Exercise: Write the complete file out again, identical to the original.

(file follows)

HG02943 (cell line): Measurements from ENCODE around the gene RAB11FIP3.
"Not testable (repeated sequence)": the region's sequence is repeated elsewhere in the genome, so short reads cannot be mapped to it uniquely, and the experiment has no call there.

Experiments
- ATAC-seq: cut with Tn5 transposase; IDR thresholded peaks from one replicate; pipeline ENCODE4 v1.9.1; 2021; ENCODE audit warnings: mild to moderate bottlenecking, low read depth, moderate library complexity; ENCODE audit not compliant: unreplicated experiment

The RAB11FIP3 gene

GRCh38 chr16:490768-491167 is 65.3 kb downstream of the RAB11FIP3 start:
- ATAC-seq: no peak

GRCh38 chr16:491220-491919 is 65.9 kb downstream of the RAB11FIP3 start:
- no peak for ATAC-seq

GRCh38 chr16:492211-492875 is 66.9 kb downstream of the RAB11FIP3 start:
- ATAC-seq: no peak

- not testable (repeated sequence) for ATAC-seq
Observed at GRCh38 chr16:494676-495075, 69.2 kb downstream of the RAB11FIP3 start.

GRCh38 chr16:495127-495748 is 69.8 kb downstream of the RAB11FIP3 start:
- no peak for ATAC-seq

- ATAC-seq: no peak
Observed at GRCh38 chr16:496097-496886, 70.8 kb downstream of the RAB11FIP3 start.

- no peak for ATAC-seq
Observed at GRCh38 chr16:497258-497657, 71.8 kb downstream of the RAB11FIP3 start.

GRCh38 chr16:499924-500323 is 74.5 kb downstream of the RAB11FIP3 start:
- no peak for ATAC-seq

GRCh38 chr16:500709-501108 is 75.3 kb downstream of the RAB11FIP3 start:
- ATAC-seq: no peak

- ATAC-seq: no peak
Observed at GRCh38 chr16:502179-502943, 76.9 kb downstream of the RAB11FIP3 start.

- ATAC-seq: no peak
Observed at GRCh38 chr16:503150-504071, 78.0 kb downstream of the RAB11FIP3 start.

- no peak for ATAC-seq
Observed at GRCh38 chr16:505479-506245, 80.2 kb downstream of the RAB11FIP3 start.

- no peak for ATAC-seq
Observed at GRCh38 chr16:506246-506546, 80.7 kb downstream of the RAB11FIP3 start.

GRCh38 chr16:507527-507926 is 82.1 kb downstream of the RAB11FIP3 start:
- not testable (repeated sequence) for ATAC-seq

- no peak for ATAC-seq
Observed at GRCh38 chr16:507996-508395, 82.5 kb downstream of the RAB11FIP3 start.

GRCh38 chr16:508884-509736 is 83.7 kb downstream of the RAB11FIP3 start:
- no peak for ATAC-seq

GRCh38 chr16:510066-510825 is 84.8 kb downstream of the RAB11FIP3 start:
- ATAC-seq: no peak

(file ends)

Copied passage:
HG02943 (cell line): Measurements from ENCODE around the gene RAB11FIP3.
"Not testable (repeated sequence)": the region's sequence is repeated elsewhere in the genome, so short reads cannot be mapped to it uniquely, and the experiment has no call there.

Experiments
- ATAC-seq: cut with Tn5 transposase; IDR thresholded peaks from one replicate; pipeline ENCODE4 v1.9.1; 2021; ENCODE audit warnings: mild to moderate bottlenecking, low read depth, moderate library complexity; ENCODE audit not compliant: unreplicated experiment

The RAB11FIP3 gene

GRCh38 chr16:490768-491167 is 65.3 kb downstream of the RAB11FIP3 start:
- ATAC-seq: no peak

GRCh38 chr16:491220-491919 is 65.9 kb downstream of the RAB11FIP3 start:
- no peak for ATAC-seq

GRCh38 chr16:492211-492875 is 66.9 kb downstream of the RAB11FIP3 start:
- ATAC-seq: no peak

- not testable (repeated sequence) for ATAC-seq
Observed at GRCh38 chr16:494676-495075, 69.2 kb downstream of the RAB11FIP3 start.

GRCh38 chr16:495127-495748 is 69.8 kb downstream of the RAB11FIP3 start:
- no peak for ATAC-seq

- ATAC-seq: no peak
Observed at GRCh38 chr16:496097-496886, 70.8 kb downstream of the RAB11FIP3 start.

- no peak for ATAC-seq
Observed at GRCh38 chr16:497258-497657, 71.8 kb downstream of the RAB11FIP3 start.

GRCh38 chr16:499924-500323 is 74.5 kb downstream of the RAB11FIP3 start:
- no peak for ATAC-seq

GRCh38 chr16:500709-501108 is 75.3 kb downstream of the RAB11FIP3 start:
- ATAC-seq: no peak

- ATAC-seq: no peak
Observed at GRCh38 chr16:502179-502943, 76.9 kb downstream of the RAB11FIP3 start.

- ATAC-seq: no peak
Observed at GRCh38 chr16:503150-504071, 78.0 kb downstream of the RAB11FIP3 start.

- no peak for ATAC-seq
Observed at GRCh38 chr16:505479-506245, 80.2 kb downstream of the RAB11FIP3 start.

- no peak for ATAC-seq
Observed at GRCh38 chr16:506246-506546, 80.7 kb downstream of the RAB11FIP3 start.

GRCh38 chr16:507527-507926 is 82.1 kb downstream of the RAB11FIP3 start:
- not testable (repeated sequence) for ATAC-seq

- no peak for ATAC-seq
Observed at GRCh38 chr16:507996-508395, 82.5 kb downstream of the RAB11FIP3 start.

GRCh38 chr16:508884-509736 is 83.7 kb downstream of the RAB11FIP3 start:
- no peak for ATAC-seq

GRCh38 chr16:510066-510825 is 84.8 kb downstream of the RAB11FIP3 start:
- ATAC-seq: no peak